New U.S. EV tax credits raise talk of trade war


However, the potential for a World Trade Organization complaint highlights the void left in part by the Trump administration, which blew up the WTO’s appeals body when it blocked the approval of new judges to serve on the dispute resolution panel. The panel is supposed to have seven judges. But their ranks have dwindled because the United States — under Presidents George W. Bush, Barack Obama and Trump — has blocked new appointments to protest the way the WTO does business.

The WTO acts as a high court for international trade issues and has 164 member-countries.

Daniel Pruzin, a spokesman for the organization, said it has a policy of “not commenting on matters which are or may be the subject of WTO dispute proceedings,” adding that the WTO has yet to receive communication from any members with an intent to initiate dispute proceedings against the EV tax credit.

‘DEFENCES SOMEWHAT WEAK’

Simon Lester, current president of WorldTradeLaw.net, which provides summary and analysis of all WTO reports and arbitrations, said “there are pretty strong claims that various aspects of the statue violate a number of WTO obligations.”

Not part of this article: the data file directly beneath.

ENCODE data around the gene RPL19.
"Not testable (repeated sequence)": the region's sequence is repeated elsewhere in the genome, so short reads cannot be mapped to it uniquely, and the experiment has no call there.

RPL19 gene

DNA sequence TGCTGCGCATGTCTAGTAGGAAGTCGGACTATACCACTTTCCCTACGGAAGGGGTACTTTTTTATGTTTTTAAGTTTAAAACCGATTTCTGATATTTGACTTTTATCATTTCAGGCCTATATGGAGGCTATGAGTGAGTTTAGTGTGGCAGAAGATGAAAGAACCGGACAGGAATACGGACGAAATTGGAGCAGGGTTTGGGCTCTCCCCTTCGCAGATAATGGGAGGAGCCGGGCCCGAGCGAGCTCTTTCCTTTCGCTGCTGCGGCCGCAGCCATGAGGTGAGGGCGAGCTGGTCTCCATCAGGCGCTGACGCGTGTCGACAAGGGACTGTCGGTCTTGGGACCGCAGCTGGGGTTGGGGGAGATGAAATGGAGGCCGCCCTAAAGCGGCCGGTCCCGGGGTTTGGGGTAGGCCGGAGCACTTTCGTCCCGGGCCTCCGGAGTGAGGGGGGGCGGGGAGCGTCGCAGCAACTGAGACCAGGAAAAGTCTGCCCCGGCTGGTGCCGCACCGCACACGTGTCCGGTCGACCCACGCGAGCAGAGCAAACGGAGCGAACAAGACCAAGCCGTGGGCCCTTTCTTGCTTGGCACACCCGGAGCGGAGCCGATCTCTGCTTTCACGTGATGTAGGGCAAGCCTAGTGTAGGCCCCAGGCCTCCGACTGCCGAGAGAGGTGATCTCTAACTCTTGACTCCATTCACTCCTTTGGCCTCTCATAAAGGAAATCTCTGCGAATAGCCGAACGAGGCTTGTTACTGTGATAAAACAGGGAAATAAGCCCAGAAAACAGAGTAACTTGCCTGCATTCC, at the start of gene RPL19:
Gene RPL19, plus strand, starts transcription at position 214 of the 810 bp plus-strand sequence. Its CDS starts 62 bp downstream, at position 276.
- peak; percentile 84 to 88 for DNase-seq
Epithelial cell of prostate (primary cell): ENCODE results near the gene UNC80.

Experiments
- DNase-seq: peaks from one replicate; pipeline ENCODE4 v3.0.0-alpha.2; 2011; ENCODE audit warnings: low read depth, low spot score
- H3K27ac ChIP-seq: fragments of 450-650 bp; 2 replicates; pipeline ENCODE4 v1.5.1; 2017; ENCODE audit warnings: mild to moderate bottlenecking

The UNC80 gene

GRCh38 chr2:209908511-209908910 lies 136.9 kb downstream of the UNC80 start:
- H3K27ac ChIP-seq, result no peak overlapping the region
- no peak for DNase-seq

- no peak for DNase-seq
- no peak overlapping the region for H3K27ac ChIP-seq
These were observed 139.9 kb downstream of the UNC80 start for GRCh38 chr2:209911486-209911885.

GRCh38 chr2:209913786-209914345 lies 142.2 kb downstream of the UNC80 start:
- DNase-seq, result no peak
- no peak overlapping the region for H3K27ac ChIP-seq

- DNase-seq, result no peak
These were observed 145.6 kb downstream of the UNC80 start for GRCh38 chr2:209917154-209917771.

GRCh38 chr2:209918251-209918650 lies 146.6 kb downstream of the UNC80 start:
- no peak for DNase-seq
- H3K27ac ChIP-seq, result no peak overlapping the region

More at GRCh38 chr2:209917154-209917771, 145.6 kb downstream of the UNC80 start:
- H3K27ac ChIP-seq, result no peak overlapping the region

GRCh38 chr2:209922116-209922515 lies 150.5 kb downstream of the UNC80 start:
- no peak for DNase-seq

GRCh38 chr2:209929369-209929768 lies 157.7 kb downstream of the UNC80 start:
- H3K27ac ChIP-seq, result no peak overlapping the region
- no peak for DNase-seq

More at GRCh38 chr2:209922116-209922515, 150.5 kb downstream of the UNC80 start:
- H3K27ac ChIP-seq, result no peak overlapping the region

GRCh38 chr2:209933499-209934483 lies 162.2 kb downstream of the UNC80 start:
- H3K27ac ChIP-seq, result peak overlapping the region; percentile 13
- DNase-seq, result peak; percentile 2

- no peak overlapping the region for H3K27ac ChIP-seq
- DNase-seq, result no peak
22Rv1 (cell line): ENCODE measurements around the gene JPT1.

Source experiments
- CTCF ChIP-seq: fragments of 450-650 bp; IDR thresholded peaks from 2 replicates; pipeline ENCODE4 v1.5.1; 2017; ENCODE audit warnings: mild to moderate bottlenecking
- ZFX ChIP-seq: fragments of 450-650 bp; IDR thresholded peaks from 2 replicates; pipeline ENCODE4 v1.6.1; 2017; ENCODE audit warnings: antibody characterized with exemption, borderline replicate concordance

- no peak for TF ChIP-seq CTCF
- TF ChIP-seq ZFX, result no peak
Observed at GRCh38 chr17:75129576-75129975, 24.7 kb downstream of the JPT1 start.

“There are possible defences the U.S. could raise, but the defences are somewhat weak,” he said.

Presidents of both parties in the U.S. have expressed deep skepticism of WTO, but Biden administration officials have tried to bolster trade relationships overseas.

One measure of how far the administration will go is whether it will approve new judges. A representative from the White House did not comment on whether the administration intends to approve new judges for the administrative body.

Trade experts are not confident there will be a functioning WTO body in the near future.

“The U.S. has an interest in this situation not to have a ruling against them,” Lester said.

Douglas Holtz-Eakin, president of the conservative-leaning American Action Forum said “there is no question” that provisions in the tax credit plan are discriminatory to foreign manufacturers. Without a resolution to the EV tax credit complaints, he said, “this will lead to some sort of retaliation on large U.S. corporations that do business in Europe.”

He added, “This isn’t even a close call, which means the U.S. doesn’t plan to step up and fix the appeals process anytime soon. On a bipartisan basis, leaders have become disenchanted with the WTO because of its inability to put pressure on China.”

Padideh Ala’i, an American University law professor who specializes in trade, said because the WTO has been unable to rein in China for its trade violations, the adjudicative organization has been seen as ineffective.

“But international rulemaking is important and in the absence of that what are we left with — a nonfunctioning appeals body,” world trade relationships will now be left to bilateral agreements and negotiations between powerful parties and smaller countries.

“We entered into these arrangements so that we can safeguard peace, so now we are going to find out what the alternatives are without a WTO appellate body.”



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